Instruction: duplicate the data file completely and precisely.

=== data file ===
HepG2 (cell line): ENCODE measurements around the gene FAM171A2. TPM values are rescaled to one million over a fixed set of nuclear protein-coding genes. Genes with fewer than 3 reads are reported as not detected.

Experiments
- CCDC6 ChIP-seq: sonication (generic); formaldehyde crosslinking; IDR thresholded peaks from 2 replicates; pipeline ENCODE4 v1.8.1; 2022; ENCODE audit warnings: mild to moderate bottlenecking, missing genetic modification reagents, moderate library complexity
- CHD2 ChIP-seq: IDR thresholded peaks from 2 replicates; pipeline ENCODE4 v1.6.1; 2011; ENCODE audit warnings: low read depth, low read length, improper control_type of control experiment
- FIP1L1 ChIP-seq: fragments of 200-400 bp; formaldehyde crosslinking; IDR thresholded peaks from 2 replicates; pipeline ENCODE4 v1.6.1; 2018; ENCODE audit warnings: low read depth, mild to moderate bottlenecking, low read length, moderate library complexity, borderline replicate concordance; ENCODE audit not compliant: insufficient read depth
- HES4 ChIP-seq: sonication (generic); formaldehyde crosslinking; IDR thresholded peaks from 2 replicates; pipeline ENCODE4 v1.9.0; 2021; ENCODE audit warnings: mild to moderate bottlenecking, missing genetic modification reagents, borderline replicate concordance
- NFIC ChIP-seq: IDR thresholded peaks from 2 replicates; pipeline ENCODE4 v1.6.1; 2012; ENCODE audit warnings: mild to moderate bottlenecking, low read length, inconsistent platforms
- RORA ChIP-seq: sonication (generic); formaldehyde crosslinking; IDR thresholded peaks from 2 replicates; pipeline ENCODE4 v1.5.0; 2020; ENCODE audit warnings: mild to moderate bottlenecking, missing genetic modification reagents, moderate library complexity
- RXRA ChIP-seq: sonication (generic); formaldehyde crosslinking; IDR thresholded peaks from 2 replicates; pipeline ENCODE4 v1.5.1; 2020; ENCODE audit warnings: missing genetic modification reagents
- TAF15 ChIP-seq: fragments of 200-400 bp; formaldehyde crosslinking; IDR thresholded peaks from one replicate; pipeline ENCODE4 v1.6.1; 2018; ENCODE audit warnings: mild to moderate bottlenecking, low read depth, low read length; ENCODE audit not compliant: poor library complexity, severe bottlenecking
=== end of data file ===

HepG2 (cell line): ENCODE measurements around the gene FAM171A2. TPM values are rescaled to one million over a fixed set of nuclear protein-coding genes. Genes with fewer than 3 reads are reported as not detected.

Experiments
- CCDC6 ChIP-seq: sonication (generic); formaldehyde crosslinking; IDR thresholded peaks from 2 replicates; pipeline ENCODE4 v1.8.1; 2022; ENCODE audit warnings: mild to moderate bottlenecking, missing genetic modification reagents, moderate library complexity
- CHD2 ChIP-seq: IDR thresholded peaks from 2 replicates; pipeline ENCODE4 v1.6.1; 2011; ENCODE audit warnings: low read depth, low read length, improper control_type of control experiment
- FIP1L1 ChIP-seq: fragments of 200-400 bp; formaldehyde crosslinking; IDR thresholded peaks from 2 replicates; pipeline ENCODE4 v1.6.1; 2018; ENCODE audit warnings: low read depth, mild to moderate bottlenecking, low read length, moderate library complexity, borderline replicate concordance; ENCODE audit not compliant: insufficient read depth
- HES4 ChIP-seq: sonication (generic); formaldehyde crosslinking; IDR thresholded peaks from 2 replicates; pipeline ENCODE4 v1.9.0; 2021; ENCODE audit warnings: mild to moderate bottlenecking, missing genetic modification reagents, borderline replicate concordance
- NFIC ChIP-seq: IDR thresholded peaks from 2 replicates; pipeline ENCODE4 v1.6.1; 2012; ENCODE audit warnings: mild to moderate bottlenecking, low read length, inconsistent platforms
- RORA ChIP-seq: sonication (generic); formaldehyde crosslinking; IDR thresholded peaks from 2 replicates; pipeline ENCODE4 v1.5.0; 2020; ENCODE audit warnings: mild to moderate bottlenecking, missing genetic modification reagents, moderate library complexity
- RXRA ChIP-seq: sonication (generic); formaldehyde crosslinking; IDR thresholded peaks from 2 replicates; pipeline ENCODE4 v1.5.1; 2020; ENCODE audit warnings: missing genetic modification reagents
- TAF15 ChIP-seq: fragments of 200-400 bp; formaldehyde crosslinking; IDR thresholded peaks from one replicate; pipeline ENCODE4 v1.6.1; 2018; ENCODE audit warnings: mild to moderate bottlenecking, low read depth, low read length; ENCODE audit not compliant: poor library complexity, severe bottlenecking